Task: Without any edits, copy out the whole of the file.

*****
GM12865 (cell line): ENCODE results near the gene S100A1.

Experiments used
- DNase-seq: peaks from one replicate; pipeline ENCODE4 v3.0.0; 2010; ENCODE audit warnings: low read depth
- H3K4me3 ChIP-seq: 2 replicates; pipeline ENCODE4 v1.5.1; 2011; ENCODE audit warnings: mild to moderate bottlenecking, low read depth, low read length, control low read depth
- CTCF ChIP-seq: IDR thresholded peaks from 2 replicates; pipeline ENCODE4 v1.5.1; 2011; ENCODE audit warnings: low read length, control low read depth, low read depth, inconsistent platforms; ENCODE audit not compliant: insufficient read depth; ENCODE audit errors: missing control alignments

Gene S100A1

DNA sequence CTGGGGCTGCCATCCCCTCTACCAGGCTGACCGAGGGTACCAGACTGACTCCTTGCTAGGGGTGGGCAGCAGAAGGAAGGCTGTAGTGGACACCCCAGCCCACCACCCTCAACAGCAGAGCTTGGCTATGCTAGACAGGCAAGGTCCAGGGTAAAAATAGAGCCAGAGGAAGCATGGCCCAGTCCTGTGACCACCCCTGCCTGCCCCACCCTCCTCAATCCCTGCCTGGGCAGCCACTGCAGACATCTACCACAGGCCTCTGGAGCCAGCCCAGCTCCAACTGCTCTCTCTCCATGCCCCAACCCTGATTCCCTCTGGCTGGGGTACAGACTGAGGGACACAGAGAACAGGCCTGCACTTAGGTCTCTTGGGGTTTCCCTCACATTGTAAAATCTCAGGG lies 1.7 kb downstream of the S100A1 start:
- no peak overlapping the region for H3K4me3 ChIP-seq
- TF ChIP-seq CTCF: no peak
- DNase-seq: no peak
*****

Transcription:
GM12865 (cell line): ENCODE results near the gene S100A1.

Experiments used
- DNase-seq: peaks from one replicate; pipeline ENCODE4 v3.0.0; 2010; ENCODE audit warnings: low read depth
- H3K4me3 ChIP-seq: 2 replicates; pipeline ENCODE4 v1.5.1; 2011; ENCODE audit warnings: mild to moderate bottlenecking, low read depth, low read length, control low read depth
- CTCF ChIP-seq: IDR thresholded peaks from 2 replicates; pipeline ENCODE4 v1.5.1; 2011; ENCODE audit warnings: low read length, control low read depth, low read depth, inconsistent platforms; ENCODE audit not compliant: insufficient read depth; ENCODE audit errors: missing control alignments

Gene S100A1

DNA sequence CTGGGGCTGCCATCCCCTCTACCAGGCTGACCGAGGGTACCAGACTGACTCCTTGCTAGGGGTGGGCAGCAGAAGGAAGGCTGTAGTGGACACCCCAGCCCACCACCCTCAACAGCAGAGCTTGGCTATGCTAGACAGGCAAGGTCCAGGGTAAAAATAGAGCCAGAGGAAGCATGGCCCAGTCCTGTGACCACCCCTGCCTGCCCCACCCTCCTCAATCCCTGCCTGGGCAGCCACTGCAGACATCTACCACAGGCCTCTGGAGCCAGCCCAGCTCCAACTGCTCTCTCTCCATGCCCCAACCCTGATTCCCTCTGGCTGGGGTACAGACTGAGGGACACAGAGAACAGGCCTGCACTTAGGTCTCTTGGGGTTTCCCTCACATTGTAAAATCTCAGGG lies 1.7 kb downstream of the S100A1 start:
- no peak overlapping the region for H3K4me3 ChIP-seq
- TF ChIP-seq CTCF: no peak
- DNase-seq: no peak